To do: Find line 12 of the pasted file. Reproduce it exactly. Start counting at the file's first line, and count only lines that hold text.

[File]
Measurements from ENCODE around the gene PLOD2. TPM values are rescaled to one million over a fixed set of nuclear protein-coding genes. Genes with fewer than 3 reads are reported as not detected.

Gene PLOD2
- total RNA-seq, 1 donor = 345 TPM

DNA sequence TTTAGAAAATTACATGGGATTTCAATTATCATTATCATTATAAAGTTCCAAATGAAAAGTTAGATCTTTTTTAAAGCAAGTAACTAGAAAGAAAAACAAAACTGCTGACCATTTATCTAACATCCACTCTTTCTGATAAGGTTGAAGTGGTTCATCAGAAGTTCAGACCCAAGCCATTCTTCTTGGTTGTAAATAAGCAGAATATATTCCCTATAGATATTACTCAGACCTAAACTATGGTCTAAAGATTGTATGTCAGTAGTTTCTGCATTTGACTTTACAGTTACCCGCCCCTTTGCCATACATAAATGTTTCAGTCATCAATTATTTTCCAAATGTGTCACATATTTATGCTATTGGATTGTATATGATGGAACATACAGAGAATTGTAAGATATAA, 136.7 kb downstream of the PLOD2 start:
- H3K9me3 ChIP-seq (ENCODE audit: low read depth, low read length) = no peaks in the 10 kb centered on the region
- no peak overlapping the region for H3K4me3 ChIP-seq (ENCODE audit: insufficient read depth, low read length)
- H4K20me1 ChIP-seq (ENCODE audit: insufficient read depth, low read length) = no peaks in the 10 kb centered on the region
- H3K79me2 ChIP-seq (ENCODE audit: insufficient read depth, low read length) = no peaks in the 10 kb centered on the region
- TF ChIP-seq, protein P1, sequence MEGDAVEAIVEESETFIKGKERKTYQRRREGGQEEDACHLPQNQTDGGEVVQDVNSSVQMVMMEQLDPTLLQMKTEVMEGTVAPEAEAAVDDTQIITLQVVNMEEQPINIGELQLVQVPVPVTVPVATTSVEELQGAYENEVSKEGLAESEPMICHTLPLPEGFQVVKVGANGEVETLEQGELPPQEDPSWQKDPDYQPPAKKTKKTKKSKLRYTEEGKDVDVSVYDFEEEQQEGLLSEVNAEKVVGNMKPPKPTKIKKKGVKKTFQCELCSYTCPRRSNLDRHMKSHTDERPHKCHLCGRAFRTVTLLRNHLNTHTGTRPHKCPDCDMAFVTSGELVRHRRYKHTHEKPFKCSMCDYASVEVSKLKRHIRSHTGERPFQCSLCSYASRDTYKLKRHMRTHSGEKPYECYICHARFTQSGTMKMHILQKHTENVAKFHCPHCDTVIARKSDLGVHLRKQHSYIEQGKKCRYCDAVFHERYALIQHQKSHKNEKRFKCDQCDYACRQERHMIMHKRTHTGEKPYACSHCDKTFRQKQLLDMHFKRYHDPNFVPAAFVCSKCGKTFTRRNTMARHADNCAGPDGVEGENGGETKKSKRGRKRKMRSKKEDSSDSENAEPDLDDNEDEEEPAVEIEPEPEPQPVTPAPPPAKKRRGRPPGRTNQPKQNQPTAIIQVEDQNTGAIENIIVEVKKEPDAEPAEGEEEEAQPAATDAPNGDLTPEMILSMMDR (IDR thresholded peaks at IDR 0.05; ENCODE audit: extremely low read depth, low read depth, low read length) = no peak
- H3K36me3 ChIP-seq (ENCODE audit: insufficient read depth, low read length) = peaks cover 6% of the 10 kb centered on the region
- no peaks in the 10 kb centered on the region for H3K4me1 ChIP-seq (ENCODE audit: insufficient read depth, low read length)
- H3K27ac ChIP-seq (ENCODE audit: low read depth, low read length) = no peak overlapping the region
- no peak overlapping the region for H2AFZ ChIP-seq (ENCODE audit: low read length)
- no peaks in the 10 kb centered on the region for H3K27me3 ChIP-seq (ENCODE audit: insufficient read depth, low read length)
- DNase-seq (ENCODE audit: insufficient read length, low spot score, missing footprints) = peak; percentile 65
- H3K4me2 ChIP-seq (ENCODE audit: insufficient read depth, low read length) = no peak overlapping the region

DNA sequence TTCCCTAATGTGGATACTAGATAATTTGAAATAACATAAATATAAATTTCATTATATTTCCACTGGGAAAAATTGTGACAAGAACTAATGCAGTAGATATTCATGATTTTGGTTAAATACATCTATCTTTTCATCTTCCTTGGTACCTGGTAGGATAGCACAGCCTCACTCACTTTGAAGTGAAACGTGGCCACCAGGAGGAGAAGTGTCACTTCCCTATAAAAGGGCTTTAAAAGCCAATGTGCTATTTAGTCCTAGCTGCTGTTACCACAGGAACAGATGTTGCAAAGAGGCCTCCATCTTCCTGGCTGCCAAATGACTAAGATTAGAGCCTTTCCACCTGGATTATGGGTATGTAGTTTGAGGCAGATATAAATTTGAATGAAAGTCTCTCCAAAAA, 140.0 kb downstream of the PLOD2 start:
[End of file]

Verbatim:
- H3K27ac ChIP-seq (ENCODE audit: low read depth, low read length) = no peak overlapping the region